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Are three stage wins and the King of the Mountains jersey a sufficient substitute for GC glory for a rider with ambitions at the Tour de France?
Rather than getting caught up in questions about his Tour de France potential after his spectacular implosion in the Pyrénées, the Belgian is sticking a metaphorical middle finger at the doubters.
Evenepoel has romped through the back-half of the Vuelta and won his third stage in typically emphatic fashion Thursday. His helmet-tapping victory salute on the Cruz de Linares was a bullish response to the latest wave of cynicism that has come his way.
“I made that sign to show to everybody that mentally I’m kind of unbreakable,” Evenepoel said atop stage 18’s summit finish.
“It’s always easy to pull somebody down but I showed my head is pretty strong, I have a super-strong team and a super-strong wife, and they help me be unbreakable.”
Evenepoel is guaranteed the final KoM jersey and has won the most stages of any rider at this Vuelta a España.
Three stage victories, and the potential for a fourth Saturday in a Liège-Bastogne-Liège-esque trek through the Sierra de Gaudarrama, have made Evenepoel the only rider capable of stealing the headlines from Jumbo-Visma in the past three weeks.
But are hatfuls of stage-wins satisfactory for a rider looking to top Tadej Pogačar and Jonas Vingegaard at the Tour in 10 months’ time?
Answering GC questions with the pedals
Evenepoel rode into his Vuelta a España title defense with typically lofty ambition.
Even in the face of Jumbo-Visma’s triple threat of Vingegaard, Primož Roglič, and Sepp Kuss, the Soudal Quick-Step centerpice backed himself for red.
Evenepoel proved his confidence well-founded from as early as his mountaintop victory in the Vuelta’s third stage.
But when it all went so spectacularly wrong less than two weeks later on the Aubisque and Tourmalet, Evenepoel and all his future plans got put through the wringer.
His bounceback victory 24 hours later further squeezed the speculation about the Belgian and his plans for future dominance.
Does the 23-year-old have the temperament to handle Pogačar and the Jumbo-Visma collective at the Tour de France?
“After my off day on the Tourmalet, I had to turn the page and win stages. I’ve taken three, and won the King of the Mountains too, so it’s been an amazing Vuelta, even without the GC,” Evenepoel said after his victory Thursday. “I had a bit of a bad week in the second week, but I can just be happy and proud.”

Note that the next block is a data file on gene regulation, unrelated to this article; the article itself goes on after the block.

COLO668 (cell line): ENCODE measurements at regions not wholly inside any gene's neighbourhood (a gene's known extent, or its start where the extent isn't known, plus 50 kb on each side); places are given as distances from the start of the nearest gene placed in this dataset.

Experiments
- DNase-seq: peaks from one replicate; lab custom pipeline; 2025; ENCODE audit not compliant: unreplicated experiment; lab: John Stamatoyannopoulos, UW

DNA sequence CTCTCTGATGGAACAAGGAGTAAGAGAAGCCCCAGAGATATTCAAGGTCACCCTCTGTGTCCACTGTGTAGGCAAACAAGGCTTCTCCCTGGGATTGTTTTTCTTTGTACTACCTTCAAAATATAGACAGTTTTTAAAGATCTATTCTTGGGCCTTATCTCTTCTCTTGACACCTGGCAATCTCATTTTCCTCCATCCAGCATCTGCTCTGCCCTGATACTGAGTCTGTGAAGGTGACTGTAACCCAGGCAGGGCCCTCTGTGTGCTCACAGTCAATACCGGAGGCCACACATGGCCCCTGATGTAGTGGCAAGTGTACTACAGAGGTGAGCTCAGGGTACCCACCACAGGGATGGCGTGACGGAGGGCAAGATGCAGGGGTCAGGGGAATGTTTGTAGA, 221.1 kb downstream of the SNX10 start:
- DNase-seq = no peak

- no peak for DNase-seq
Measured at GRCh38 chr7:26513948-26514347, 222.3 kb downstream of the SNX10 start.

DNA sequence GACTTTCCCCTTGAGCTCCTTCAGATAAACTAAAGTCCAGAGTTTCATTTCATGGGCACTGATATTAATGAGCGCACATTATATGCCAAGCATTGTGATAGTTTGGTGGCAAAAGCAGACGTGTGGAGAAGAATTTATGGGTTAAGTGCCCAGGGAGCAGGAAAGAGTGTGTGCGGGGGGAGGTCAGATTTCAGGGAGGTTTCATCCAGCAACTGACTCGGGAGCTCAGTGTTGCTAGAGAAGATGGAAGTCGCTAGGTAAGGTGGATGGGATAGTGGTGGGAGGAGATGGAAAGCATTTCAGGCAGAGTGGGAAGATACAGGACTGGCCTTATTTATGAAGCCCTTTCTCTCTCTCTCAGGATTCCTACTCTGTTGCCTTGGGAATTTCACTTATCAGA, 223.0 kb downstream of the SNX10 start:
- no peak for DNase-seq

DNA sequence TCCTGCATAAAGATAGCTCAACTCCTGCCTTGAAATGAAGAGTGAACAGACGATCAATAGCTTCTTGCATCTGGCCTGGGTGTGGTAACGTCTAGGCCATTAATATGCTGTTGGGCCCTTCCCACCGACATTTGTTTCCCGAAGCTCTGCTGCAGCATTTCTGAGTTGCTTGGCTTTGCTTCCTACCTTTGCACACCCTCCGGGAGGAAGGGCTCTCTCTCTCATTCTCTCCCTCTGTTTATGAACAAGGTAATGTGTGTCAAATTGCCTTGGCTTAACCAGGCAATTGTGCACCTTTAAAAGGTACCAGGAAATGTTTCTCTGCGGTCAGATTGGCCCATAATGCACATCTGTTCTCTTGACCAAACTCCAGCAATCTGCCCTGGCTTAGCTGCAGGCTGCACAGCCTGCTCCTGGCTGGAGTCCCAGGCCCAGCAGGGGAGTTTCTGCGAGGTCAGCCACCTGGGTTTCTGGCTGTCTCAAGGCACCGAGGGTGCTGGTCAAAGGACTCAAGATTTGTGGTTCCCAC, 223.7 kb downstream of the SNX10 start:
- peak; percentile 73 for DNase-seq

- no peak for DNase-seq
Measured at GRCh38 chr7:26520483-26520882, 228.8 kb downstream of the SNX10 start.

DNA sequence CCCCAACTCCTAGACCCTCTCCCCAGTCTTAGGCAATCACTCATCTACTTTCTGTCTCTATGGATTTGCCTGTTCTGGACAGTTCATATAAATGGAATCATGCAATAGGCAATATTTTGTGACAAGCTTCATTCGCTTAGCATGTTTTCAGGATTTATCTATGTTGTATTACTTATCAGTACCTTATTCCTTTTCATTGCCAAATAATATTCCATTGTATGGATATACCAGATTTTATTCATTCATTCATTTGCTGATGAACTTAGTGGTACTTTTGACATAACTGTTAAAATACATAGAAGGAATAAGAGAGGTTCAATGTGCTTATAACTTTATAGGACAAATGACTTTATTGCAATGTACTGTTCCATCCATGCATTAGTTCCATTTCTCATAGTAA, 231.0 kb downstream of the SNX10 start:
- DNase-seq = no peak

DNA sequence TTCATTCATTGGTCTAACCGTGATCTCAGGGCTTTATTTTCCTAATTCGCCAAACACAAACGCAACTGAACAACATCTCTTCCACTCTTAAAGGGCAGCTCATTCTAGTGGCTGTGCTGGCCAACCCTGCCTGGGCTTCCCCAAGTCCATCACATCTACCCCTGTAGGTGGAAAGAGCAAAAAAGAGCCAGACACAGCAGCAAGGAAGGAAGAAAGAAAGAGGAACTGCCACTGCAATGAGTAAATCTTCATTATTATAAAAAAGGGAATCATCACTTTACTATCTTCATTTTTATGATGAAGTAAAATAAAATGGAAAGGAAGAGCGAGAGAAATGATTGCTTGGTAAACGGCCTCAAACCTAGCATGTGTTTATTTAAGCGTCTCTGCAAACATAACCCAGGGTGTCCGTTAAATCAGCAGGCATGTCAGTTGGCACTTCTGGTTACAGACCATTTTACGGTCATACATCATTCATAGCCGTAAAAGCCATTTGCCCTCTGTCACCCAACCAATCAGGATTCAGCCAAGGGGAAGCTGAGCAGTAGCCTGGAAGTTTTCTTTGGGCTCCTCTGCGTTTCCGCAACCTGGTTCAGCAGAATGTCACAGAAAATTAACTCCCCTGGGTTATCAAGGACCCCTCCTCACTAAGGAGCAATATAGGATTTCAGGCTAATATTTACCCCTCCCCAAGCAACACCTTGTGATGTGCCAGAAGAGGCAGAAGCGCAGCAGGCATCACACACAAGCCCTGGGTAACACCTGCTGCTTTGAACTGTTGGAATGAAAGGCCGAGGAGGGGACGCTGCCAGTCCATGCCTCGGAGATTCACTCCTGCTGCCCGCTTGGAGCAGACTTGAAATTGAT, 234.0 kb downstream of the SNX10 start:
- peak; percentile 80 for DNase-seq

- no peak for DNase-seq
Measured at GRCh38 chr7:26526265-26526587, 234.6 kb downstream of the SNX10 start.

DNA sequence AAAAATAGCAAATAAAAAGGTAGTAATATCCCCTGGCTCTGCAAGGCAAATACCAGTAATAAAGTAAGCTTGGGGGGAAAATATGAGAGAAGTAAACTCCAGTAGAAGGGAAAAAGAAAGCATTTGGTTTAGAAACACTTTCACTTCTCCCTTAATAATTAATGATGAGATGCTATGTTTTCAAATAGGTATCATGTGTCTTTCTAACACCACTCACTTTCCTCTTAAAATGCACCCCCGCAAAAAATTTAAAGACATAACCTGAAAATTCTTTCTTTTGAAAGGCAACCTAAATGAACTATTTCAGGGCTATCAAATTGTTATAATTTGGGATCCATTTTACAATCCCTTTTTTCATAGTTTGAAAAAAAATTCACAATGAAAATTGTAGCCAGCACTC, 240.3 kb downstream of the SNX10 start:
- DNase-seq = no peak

Evenepoel can’t escape the baying Belgian media whether he’s in France, Spain, or his family home in Flanders. But the Tour de France will expose him to pressure on a global level.
With GC goals firmly out of the picture, Evenepoel is making this Vuelta his own mental-training camp.
“This was not an answer to the criticism that I had raced stupidly. I just wanted to say that I won’t crack mentally,” Evenepoel said Thursday. “After the complete breakdown, I was able to hit back hard twice.”
Looking beyond red to yellow
Former footballer Evenepoel spectacularly missed the goal at this Vuelta a España.
But with an unsurpassable lead in the mountains classification and three stage wins on his account, he’s already looking toward gains beyond the maillot rojo.
Long-buzzing rumors about a move to Ineos Grenadiers are square in the rearview, and Soudal Quick-Step is deep into “Operation Remco 2024”.
“I have already been busy with the Tour de France during the Vuelta. It’s the main goal of next season,” Evenepoel told VTM on Friday night.
“We are already pre-planning everything, and the preparation will be completely finalized in the winter. I have great confidence that the team will develop the ideal plan, because I really want to be at the start at 200 percent.”
Evenepoel made the best of a very bad situation at this Vuelta.
He’ll come away with a new leader’s jersey for his wardrobe, his 50th pro victory, and the experience of completing just his second grand tour in four attempts. Watching his future Quick-Step superdomestique Mikel Landa embroiled in an all-Spanish battle for fourth overall further sweetens a three-week race that threatened to turn sour for Evenepoel.
Now in his fifth pro season, Evenepoel is no doubt more measured and more mature than the firecracker talent that flamed out of his debut Giro d’Italia in 2021.
His resilient bounceback in the the Vuelta’s second and third week is testament to that journey.
So is Evenepoel ready for Vingegaard and Pogačar at the 2024 Tour de France?
Three stage wins at this Vuelta showed he’s got the legs, and he’s sure he’s got the head. Now he’s got to figure out how to put both together for a full 21 days at the biggest race of them all.